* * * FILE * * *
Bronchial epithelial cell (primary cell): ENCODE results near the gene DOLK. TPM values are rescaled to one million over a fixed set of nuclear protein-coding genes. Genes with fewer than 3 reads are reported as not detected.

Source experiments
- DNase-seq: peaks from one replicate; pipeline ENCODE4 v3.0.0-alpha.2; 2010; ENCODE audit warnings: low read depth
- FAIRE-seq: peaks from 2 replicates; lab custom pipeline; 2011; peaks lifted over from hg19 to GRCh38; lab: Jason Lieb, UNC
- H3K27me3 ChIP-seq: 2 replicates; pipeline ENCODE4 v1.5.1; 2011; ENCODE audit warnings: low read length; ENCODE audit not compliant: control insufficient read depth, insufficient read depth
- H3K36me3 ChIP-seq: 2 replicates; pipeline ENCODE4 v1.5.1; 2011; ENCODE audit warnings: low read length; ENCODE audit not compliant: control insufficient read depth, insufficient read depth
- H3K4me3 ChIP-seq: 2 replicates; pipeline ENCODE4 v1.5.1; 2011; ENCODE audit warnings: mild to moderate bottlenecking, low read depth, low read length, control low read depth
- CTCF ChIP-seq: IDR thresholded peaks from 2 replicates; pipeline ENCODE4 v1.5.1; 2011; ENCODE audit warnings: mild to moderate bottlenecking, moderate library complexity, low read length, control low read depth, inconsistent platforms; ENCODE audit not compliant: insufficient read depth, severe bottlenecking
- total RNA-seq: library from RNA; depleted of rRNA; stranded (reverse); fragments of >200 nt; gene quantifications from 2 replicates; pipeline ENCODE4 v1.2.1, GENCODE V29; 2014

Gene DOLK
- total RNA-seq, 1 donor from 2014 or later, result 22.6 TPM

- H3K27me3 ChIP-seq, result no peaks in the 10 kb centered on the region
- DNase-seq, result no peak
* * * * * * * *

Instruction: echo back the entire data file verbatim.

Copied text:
Bronchial epithelial cell (primary cell): ENCODE results near the gene DOLK. TPM values are rescaled to one million over a fixed set of nuclear protein-coding genes. Genes with fewer than 3 reads are reported as not detected.

Source experiments
- DNase-seq: peaks from one replicate; pipeline ENCODE4 v3.0.0-alpha.2; 2010; ENCODE audit warnings: low read depth
- FAIRE-seq: peaks from 2 replicates; lab custom pipeline; 2011; peaks lifted over from hg19 to GRCh38; lab: Jason Lieb, UNC
- H3K27me3 ChIP-seq: 2 replicates; pipeline ENCODE4 v1.5.1; 2011; ENCODE audit warnings: low read length; ENCODE audit not compliant: control insufficient read depth, insufficient read depth
- H3K36me3 ChIP-seq: 2 replicates; pipeline ENCODE4 v1.5.1; 2011; ENCODE audit warnings: low read length; ENCODE audit not compliant: control insufficient read depth, insufficient read depth
- H3K4me3 ChIP-seq: 2 replicates; pipeline ENCODE4 v1.5.1; 2011; ENCODE audit warnings: mild to moderate bottlenecking, low read depth, low read length, control low read depth
- CTCF ChIP-seq: IDR thresholded peaks from 2 replicates; pipeline ENCODE4 v1.5.1; 2011; ENCODE audit warnings: mild to moderate bottlenecking, moderate library complexity, low read length, control low read depth, inconsistent platforms; ENCODE audit not compliant: insufficient read depth, severe bottlenecking
- total RNA-seq: library from RNA; depleted of rRNA; stranded (reverse); fragments of >200 nt; gene quantifications from 2 replicates; pipeline ENCODE4 v1.2.1, GENCODE V29; 2014

Gene DOLK
- total RNA-seq, 1 donor from 2014 or later, result 22.6 TPM

- H3K27me3 ChIP-seq, result no peaks in the 10 kb centered on the region
- DNase-seq, result no peak